I really liked this YA novel about a girl caught between two worlds in conflict (humans and dragons, natch) in a for once believably plausibly medieval world, with much greater gender equality and non-stigmatized homosexuality, even. I was reminded of Frances Hardinge's Fly By Night in that respect, actually, which is very high praise indeed. I could barely put the book down, given how much I loved Phina, and sympathized with her struggles, and I think the book is also making some fairly sophisticated arguments about embodiment and what it means for who we are. The dragons were great too, and I'm looking forward to the sequel very much.

Michelle Sagara, Cast in Peril (2012)
I really enjoy the Cast books, even though I'm perpetually falling behind--the newest, Cast in Flame, is about to be published, and I still haven't read the one in between them. I was also thinking to myself while reading it that I really wished two characters would sleep together, and thinking that it would never happen, when it was explicitly discussed in text a few pages later (and rejected; I like that Sagara's characters often know and enforce their own boundaries). So there is indeed character development going on, and for a book that's all about a journey from Point A to Point B, it was surprisingly gripping. Anyway. If you like Sagara West's central protagonist type, you should totally check out the Cast books, since they really are Kaylin's story.

Frances Hardinge, A Face Like Glass (2012)
I think this is Hardinge's best book yet, at least of the ones that I've read. (I only have three left to read! Noooo! I've been trying to pace myself.) Neverfell isn't as brave as Mosca, and that makes her equally interesting in a different way, and the worldbuilding was spectacular. I can't recommend Hardinge's books highly enough to everyone, and I also want to say that I think that her books are a great example of art being found everywhere, even in denigrated categories such as middle grade.

N.K. Jemisin, The Killing Moon and The Shadowed Sun (2012)
I really liked both these books, though I thought that The Killing Moon stood better on its own, particularly since The Shadowed Sun was rather heavy in its subject matter at times. Everyone should read these books! Pseudo-Egyptian epic fantasy with interesting magic and an interesting and varied cast of characters and…ninja priests of death! All that being said, while I liked Hanani a lot, I didn't like the denouement to her story, or the ending of the book in general; I wanted more of the politics related to the resolution, and less of the personal. I also think that…how do I say this. Jemisin is clearly in conversation with certain romance novel tropes at times, and I'm not personally a romance fan; I also feel that giving female protagonists in fantasy novels romance novel endings feels conservative, even if it's actually not for the characters themselves. I'd rather see Jemisin give queer characters the romance novel endings; that would feel more revolutionary for me, and more satisfying. Also there should be another whole book about Nijiri; I found him annoying initially, but by the end he was my favorite character by a long shot.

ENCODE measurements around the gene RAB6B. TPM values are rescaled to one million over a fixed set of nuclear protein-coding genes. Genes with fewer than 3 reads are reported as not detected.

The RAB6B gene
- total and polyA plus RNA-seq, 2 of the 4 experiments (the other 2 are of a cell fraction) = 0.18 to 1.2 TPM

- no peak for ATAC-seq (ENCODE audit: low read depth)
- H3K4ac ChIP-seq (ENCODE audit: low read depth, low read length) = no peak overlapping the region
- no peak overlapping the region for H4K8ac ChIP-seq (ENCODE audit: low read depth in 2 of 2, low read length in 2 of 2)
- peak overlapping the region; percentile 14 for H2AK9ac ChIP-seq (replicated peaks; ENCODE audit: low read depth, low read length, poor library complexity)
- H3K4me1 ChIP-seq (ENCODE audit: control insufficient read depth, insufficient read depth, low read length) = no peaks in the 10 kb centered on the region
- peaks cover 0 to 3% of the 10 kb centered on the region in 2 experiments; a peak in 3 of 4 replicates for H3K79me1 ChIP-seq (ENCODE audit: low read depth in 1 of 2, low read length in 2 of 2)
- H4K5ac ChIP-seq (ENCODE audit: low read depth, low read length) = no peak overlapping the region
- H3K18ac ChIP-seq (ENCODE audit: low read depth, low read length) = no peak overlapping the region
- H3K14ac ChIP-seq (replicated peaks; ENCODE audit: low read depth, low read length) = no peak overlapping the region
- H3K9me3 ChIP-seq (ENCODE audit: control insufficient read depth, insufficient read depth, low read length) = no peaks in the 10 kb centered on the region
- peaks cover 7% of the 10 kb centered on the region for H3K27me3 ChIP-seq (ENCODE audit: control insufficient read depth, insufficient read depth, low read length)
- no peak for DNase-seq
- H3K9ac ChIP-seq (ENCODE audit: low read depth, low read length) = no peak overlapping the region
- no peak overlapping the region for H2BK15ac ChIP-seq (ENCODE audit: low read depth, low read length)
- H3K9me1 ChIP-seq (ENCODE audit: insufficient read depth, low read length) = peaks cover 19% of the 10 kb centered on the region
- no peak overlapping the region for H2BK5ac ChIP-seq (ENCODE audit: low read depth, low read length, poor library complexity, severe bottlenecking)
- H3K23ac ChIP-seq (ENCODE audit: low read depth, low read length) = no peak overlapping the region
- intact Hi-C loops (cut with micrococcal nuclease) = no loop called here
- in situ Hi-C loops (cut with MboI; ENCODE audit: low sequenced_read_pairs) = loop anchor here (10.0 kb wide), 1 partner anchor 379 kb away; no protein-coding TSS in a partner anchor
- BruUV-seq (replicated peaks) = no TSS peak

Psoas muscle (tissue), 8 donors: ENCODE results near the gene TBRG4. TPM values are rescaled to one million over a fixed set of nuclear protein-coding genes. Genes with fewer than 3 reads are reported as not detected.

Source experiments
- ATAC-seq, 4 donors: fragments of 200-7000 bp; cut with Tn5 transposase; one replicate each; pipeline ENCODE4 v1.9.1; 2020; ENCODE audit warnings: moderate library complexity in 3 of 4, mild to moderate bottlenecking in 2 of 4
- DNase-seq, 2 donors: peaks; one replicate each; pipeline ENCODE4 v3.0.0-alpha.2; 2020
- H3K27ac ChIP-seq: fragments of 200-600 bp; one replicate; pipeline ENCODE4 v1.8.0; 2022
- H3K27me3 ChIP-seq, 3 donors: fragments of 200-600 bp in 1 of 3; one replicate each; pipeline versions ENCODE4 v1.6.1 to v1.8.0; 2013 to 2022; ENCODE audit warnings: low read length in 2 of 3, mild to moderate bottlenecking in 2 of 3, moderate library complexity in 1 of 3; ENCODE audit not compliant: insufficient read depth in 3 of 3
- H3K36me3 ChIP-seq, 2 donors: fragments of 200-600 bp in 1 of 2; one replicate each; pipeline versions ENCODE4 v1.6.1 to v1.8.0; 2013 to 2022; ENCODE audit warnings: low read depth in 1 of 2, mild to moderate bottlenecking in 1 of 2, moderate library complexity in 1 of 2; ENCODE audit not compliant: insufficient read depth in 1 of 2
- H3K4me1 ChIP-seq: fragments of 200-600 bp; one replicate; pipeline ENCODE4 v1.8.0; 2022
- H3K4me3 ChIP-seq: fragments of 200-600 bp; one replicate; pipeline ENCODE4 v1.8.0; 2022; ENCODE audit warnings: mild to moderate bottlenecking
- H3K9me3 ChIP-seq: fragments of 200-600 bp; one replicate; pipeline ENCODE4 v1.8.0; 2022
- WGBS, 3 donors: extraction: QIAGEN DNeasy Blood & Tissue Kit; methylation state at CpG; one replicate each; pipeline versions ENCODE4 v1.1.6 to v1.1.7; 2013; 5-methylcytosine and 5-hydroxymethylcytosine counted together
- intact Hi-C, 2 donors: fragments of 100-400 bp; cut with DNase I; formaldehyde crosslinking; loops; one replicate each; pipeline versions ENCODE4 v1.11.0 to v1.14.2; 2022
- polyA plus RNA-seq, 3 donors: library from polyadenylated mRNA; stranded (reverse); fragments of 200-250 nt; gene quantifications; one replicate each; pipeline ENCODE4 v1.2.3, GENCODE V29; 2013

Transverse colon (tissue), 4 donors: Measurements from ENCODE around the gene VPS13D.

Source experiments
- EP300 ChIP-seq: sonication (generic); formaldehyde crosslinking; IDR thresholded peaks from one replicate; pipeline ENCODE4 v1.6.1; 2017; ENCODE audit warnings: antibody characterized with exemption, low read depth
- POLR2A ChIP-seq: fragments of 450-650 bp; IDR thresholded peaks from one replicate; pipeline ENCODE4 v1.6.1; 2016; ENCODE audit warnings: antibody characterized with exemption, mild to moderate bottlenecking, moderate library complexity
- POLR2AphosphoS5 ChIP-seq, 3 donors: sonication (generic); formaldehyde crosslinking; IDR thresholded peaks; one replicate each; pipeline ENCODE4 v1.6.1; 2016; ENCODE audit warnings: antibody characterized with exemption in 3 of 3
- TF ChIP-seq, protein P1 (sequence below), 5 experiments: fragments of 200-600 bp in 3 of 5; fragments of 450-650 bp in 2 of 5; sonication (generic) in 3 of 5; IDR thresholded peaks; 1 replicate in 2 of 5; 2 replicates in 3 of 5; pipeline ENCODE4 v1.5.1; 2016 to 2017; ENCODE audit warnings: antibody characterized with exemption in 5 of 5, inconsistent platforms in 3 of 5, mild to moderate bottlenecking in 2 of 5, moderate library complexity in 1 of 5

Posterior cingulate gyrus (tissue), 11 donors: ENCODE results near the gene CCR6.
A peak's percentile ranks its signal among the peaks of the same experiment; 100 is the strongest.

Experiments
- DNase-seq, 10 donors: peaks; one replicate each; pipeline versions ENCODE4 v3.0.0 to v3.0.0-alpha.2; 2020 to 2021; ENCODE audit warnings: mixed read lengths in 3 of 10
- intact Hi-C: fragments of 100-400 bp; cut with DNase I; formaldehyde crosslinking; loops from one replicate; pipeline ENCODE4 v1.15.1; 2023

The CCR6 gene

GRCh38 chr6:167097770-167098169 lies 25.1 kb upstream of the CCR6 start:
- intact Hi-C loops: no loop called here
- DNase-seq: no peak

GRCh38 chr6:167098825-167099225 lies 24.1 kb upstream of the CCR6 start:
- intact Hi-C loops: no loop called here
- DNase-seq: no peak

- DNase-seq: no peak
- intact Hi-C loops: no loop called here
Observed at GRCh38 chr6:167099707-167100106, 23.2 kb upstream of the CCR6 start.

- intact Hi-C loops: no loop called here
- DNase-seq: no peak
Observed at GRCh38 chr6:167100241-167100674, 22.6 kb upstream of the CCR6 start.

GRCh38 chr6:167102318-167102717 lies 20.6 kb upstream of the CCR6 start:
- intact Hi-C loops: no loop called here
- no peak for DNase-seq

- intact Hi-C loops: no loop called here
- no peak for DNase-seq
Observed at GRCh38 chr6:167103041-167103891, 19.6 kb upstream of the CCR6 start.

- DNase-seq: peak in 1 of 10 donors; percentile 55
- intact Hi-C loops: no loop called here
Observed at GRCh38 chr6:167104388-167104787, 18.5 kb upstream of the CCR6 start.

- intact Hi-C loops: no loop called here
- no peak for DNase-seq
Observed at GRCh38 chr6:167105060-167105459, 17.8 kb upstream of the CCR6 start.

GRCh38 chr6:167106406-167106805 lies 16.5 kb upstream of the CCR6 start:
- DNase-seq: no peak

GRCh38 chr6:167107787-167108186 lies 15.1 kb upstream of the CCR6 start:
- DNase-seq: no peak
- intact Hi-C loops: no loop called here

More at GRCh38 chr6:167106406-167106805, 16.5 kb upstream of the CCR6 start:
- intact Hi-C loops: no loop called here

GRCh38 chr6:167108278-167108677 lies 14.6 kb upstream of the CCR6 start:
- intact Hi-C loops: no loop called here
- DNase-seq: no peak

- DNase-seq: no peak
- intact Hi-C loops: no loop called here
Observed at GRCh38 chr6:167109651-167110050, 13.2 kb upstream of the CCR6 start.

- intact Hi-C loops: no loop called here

N.K. Jemisin, The Kingdom of Gods (2011)
On the other hand, I really liked this conclusion to the Inheritance trilogy; I liked the politics, the magic, the godhood and its problems; I liked Sieh and his trio with the Arameri siblings. I actually mostly just wish it had been longer, really; Jemisin really managed to draw the threads of everything else that had come before together in a very satisfying way.

Sherwood Smith, Revenant Eve (2012)
I hadn't read the previous two books in this Dobrenica trilogy, but that turned out to be mostly okay as it's a time travel tale in which the viewpoint character isn't actually the protagonist, which is interesting structurally, and the book itself was a fun romp through largely under-explored back alleys of the Napoleonic period in France. I quite enjoy Smith's books, and this was very enjoyable. Awesome ladies with swords and pistols! What more could you want, I ask you.

Sherwood Smith, Banner of the Damned (2012)